SeaWorld to stop breeding killer whales in captivity

Trainers take a break at SeaWorld Orlando, watched by Tilikum. Picture: AP
Trainers take a break at SeaWorld Orlando, watched by Tilikum. Picture: AP
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US theme park operator SeaWorld has announced it will stop breeding killer whales and phase out the iconic orcas following years of controversy over keeping them in captivity.

Attendance at SeaWorld dropped after the 2013 release of documentary Blackfish, which was critical of the orca programme. SeaWorld reported a fourth-quarter loss of $11 million (£7.6m) in February.

The company appeared to acknowledge that the criticism had helped drive the decision to end the breeding programme. It also announced it would stop using the orcas in theatrical shows in the parks, instead introducing “new, inspiring natural orca encounters”.

Joel Manby, president of SeaWorld Entertainment, said: “As society’s understanding of orcas continues to change, SeaWorld is changing with it. By making this the last generation of orcas in our care and reimagining how guests will encounter these beautiful animals, we are fulfilling our mission of providing visitors to our parks with experiences that matter.”

The shows will begin next year at the SeaWorld Entertainment San Diego park, before expanding to its San Antonio park and then to the Orlando, Florida, park in 2019.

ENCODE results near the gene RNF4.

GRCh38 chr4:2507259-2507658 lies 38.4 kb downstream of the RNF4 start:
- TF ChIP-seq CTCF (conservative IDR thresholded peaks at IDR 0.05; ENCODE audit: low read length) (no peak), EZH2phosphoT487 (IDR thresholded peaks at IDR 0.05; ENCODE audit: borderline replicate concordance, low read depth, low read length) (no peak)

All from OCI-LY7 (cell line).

Orcas have long been a centrepiece of the SeaWorld parks, with shows at the Shamu stadium in San Diego becoming the park’s main draw in the 1970s and helping to make SeaWorld a top tourist attraction.

In its statement making the announcement yesterday, the company said it was also forming a partnership with the Humane Society to help educate guests on animal welfare and conservation issues through interpretive programmes at the parks and by expanded advocacy for wild whales, seals and other marine creatures.

“SeaWorld’s commitment to end breeding of orcas is a long-held goal of many animal advocacy organisations, and we commend the company for making this game-changing commitment,” said Wayne Pacelle, president and CEO of the Humane Society.

Criticism over keeping killer whales in captivity increased in 2010 after an orca named Tilikum grabbed trainer Dawn Brancheau and pulled her into the pool, killing her. The death was highlighted in Blackfish.

Tilikum, who was also involved in the deaths of two others, is now very sick. He has been at SeaWorld Orlando for 23 years.